Engaging Gears Perpendicular to Shaft Direction?

Many teams, most with reasonable success, have made shifting transmissions by engaging gearsets by sliding gears along an axle with the proper distance between the gears for the correct mesh. This is shown as a top view on my fast sketch below.

What I’m wondering is if there have been any teams that have attempted, with or without success, to engage gear sets in a direction perpendicular to that, as shown as a side view in the sketch below.


  1. I am aware this is more difficult
  2. I am aware that you need to be careful about backlash and proper spacing
  3. I am aware that you run the risk of stripping teeth due to the possibillity of teeth prematuring engaging on the outter-most edges instead of at the pitch diameter.

All that aside, has it been done?

Thanks in advance.


Team 469, last years 2nd national champion had a shifter that worked like what you are describing. I got to drive it around at IRI and from what I experianced it worked out very well for them. You could ask them about it because it probably required a lot of work and math.

I dont see why this would be any more beneficial than the “traditional” method. You would have to have your shaft and bearing in some sort of slot so that the gear could be engaged. It seems quite a bit more complex for no obvious benefit. Maybe there is one that I just dont see, but as cool as this seems, It doesnt really look too practical to me.


Well, it all depends on application.

I agree a sloted shaft and gear wouldn’t be pretty difficult and wouldn’t save any complexity. That’s why I’ve got a gear moving on a pivot. Just looking for feedback on this. Thanks!


i’m sure that some where in the CD gallery (2001, i thought), there is a picture of a robot that uses a ‘swing’ shifter that works like the one you described. I would that this sort of shifter might be better than a ‘sliding’ shifter, because the distance that the shifting mechanism would have to move a very short distance to engage the gear’s teeth. of course, this could also work against you, for example if you are a little off on your calculations, you might end up engaging the gears for both high and low speed at the same time.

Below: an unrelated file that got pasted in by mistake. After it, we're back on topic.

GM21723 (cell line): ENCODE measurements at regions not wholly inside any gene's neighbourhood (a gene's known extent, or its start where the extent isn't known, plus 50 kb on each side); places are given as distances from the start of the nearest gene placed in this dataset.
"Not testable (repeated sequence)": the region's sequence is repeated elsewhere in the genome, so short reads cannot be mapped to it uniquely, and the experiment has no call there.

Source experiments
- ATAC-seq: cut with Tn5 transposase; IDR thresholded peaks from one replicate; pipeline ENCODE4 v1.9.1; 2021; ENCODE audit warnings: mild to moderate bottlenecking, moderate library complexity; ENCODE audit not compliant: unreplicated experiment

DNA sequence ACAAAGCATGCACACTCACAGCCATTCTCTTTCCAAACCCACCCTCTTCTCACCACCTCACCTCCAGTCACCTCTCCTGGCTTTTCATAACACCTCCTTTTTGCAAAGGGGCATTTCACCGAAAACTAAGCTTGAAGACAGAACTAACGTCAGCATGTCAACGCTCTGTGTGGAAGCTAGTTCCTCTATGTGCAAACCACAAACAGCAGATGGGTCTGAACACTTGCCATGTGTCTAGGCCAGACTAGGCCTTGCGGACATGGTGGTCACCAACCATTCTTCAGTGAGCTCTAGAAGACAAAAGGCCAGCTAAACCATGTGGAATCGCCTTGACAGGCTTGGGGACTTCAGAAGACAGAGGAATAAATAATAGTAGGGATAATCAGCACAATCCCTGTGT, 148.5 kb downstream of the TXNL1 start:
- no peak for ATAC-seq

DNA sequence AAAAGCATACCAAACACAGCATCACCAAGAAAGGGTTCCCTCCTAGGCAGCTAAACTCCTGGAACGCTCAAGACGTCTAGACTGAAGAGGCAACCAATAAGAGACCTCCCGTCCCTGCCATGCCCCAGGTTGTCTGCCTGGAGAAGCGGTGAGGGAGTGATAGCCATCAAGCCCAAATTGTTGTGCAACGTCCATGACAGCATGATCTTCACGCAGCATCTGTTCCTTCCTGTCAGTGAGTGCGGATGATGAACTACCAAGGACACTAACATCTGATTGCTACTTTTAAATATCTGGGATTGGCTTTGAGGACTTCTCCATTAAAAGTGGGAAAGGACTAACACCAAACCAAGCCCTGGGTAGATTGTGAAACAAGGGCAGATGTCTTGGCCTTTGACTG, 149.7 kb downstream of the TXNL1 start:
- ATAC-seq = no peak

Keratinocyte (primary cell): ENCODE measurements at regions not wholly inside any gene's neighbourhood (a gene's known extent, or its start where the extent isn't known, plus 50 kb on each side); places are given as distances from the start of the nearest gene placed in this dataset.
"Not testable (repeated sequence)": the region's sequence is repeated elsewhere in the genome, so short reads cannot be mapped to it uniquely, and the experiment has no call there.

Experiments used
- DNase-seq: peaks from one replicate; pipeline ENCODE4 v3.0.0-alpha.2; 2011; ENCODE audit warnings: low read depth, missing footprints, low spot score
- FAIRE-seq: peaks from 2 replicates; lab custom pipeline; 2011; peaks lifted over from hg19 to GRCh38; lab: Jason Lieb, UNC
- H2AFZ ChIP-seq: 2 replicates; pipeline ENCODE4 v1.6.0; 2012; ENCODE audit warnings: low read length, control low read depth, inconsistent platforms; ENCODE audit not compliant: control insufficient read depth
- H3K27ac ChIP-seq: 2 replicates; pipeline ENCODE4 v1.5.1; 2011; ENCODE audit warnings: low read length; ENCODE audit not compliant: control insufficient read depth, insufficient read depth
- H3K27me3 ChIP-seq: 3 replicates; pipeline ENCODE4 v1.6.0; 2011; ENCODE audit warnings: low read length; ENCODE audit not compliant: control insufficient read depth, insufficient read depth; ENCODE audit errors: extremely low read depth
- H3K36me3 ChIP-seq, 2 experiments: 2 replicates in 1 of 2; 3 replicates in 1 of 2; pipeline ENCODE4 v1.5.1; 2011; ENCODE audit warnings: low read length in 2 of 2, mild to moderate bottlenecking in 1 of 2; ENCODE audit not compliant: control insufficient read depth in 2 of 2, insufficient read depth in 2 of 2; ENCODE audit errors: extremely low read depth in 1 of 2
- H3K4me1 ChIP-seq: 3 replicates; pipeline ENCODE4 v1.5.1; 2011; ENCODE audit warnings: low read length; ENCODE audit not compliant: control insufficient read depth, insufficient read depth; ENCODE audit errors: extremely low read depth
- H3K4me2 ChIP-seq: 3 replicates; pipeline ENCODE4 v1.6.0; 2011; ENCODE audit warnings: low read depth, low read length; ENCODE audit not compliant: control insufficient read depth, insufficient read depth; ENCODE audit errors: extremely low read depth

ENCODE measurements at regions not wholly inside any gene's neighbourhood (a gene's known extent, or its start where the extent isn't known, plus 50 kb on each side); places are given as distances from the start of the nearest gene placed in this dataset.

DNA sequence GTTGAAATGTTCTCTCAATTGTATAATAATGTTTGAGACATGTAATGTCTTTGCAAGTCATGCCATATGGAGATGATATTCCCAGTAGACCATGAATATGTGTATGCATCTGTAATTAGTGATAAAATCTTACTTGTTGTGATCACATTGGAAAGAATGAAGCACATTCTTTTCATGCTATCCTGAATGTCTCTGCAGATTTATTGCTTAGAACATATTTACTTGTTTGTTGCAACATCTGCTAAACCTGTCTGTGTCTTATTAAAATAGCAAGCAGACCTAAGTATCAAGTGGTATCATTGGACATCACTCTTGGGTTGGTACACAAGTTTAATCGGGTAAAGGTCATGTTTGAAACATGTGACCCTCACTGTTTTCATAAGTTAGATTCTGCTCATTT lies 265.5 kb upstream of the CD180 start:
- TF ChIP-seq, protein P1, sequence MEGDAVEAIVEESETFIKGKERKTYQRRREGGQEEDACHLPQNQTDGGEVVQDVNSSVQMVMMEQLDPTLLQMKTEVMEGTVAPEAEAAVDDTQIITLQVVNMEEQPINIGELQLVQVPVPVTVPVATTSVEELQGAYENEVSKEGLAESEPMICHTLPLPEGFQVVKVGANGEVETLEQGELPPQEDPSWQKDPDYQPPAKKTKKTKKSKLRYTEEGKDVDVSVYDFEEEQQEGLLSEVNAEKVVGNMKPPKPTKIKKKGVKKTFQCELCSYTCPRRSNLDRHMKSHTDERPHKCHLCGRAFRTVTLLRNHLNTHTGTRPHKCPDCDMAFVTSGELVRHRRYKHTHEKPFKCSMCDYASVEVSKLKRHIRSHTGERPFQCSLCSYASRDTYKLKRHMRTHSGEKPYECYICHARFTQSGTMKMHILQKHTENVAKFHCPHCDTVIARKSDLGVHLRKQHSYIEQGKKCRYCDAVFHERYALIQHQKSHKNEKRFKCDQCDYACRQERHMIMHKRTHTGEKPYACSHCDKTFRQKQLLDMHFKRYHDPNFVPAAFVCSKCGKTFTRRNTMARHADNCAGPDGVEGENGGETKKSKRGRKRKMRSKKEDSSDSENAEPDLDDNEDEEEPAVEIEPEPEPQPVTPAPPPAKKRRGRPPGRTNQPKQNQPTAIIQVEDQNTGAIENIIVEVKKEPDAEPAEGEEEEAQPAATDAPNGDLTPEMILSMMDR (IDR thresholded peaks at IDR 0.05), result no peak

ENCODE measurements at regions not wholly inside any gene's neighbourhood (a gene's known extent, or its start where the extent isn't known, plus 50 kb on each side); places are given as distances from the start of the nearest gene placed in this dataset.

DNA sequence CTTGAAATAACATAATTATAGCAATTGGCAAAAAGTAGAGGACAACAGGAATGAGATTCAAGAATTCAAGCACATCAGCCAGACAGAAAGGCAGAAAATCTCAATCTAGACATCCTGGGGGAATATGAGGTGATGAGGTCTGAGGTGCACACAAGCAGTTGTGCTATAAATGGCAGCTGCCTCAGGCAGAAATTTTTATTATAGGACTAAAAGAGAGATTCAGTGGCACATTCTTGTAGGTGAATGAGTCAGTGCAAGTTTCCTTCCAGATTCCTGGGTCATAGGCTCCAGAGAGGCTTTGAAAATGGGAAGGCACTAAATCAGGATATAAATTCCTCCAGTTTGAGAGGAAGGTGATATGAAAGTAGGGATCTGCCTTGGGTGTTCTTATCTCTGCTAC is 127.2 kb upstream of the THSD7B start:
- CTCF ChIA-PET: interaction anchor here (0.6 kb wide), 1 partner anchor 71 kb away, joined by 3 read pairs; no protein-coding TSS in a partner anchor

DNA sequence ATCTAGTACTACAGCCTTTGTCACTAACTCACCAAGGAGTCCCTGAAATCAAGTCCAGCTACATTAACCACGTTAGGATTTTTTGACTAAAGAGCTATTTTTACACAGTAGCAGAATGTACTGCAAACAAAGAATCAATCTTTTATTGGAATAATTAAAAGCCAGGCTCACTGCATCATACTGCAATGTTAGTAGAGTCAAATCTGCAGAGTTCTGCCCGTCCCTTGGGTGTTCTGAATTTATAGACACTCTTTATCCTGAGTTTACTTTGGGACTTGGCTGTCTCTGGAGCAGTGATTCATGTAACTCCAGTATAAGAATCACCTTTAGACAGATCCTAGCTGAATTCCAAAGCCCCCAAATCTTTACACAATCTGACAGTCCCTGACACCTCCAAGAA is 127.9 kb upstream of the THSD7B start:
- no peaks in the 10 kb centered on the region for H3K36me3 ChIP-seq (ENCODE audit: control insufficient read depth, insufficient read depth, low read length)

one drawback for this idea: when you have gears engaging you want the distance between the centers to be fairly precise and consistant

the gears tend to want to push each other apart

when you have a traditional gearbox, the shafts are held in a plate on bearings - they aint going anywhere

but with your idea, the mechanism that moves into place will have to be precise, repeatable, and in effect it will need to lock-in, so the gears dont push apart under heavy load.

There is a common debug problem with FIRST robots - we often get our bots working great on the table, with the wheels spinning in the air

then when we put in on the floor, and try to push something heavy, gears strip, shafts snap, motors cook… Its hard to anticipate the secondary forces and effects that take place under a heavy load

other than that, I think if you only shift at a standstill, or when the motors are not loaded up, it should work.

This is where I’m going to need a mechanical engineer with a little more experience than me…

  1. With how much force will they want to push each other apart? I assume that this actually varies… so I guess I’m looking for the maximum force. I assume this is some ratio of the torque.